Even if Democrat Terry McAuliffe wins today's Virginia governor's race, the generally Democrat-friendly Mother Jones will be disappointed. Reporter Stephanie Mencimer has covered him since the 1990s and she is:
dumbfounded that he (according to the polls) is poised to become the next governor of Virginia.
Allow me to explain. McAuliffe represents an unseemly slice of Washington. His primary role in politics for the past two decades or more has been raising money—most notably, for the Clintons. He cooked up the idea of essentially renting out the Lincoln bedroom during the Clinton administration as a fundraising vehicle, and he smashed all previous presidential fundraising records in the process. When McAuliffe was the Dems' top fundraiser, a campaign finance scandal besieged the Clinton White House. Coincidence? No. McAuliffe was all about pushing the envelope when it came to the political money-chase.
That alone might not be enough to render him a distasteful political candidate. What's different about McAuliffe is his brazen mixing of his campaign fundraising activity and attempts to enrich himself personally. Many of McAuliffe's business deals have come about due to his place in the political cosmos, not because he possesses a wealth of business skill. That tangled history has linked him to a long list of unsavory characters.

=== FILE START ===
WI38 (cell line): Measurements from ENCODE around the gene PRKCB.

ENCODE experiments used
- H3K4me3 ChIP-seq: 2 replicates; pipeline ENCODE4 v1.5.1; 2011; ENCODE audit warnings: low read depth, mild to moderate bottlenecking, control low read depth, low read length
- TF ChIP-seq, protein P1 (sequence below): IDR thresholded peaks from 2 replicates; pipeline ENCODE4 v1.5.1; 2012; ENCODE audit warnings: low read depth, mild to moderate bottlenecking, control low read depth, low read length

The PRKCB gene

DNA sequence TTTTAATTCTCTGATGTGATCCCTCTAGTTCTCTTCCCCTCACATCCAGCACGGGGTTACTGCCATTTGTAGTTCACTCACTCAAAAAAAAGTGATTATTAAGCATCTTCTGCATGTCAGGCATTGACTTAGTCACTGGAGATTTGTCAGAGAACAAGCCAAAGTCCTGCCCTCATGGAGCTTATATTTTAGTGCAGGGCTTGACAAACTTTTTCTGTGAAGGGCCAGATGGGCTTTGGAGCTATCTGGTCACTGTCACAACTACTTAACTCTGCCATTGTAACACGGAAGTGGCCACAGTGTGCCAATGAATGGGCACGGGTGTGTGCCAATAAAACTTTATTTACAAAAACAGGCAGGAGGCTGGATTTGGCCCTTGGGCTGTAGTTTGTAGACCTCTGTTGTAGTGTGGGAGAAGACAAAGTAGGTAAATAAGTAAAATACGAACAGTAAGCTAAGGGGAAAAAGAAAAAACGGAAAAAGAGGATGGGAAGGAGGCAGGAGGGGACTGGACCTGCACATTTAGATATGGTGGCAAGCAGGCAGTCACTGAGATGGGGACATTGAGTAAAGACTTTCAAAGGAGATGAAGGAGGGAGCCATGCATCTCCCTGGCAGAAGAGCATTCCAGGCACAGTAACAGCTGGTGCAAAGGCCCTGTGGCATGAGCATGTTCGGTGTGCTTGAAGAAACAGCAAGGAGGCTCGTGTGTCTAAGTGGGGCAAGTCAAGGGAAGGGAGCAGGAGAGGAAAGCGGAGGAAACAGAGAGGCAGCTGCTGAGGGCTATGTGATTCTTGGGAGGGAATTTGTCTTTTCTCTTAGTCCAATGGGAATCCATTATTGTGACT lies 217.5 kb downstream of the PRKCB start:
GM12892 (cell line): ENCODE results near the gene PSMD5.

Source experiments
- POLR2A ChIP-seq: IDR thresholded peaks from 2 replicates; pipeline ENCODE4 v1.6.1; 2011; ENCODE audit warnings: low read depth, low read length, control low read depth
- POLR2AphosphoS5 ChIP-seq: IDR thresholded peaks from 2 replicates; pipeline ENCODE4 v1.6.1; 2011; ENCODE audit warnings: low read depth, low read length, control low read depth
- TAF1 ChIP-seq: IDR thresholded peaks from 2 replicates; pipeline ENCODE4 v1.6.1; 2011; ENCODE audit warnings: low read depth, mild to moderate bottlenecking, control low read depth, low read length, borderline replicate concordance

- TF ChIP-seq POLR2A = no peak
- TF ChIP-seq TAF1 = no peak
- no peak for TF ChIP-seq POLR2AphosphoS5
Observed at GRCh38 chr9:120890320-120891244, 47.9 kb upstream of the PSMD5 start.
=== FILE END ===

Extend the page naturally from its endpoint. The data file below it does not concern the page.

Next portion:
The rest of the story details many of those specific unsavory associations.
In other Virginia race news, revisit various Reason pieces examining surprisingly high-polling Libertarian candidate Robert Sarvis, including hopes that he can cause permanent breaks in Virginia's crummily choiceless party system from Ronald Bailey and Skip Oliva, Nick Gillespie's stirring defense of Sarvis from accusations of allegedly stealing votes from a somehow worthwhile Republican, my interview with Sarvis from last month, and Scott Shackford on polls indicating that if he's "stealing" votes from anyone, it's McAuliffe, not GOPer Ken Cuccinelli.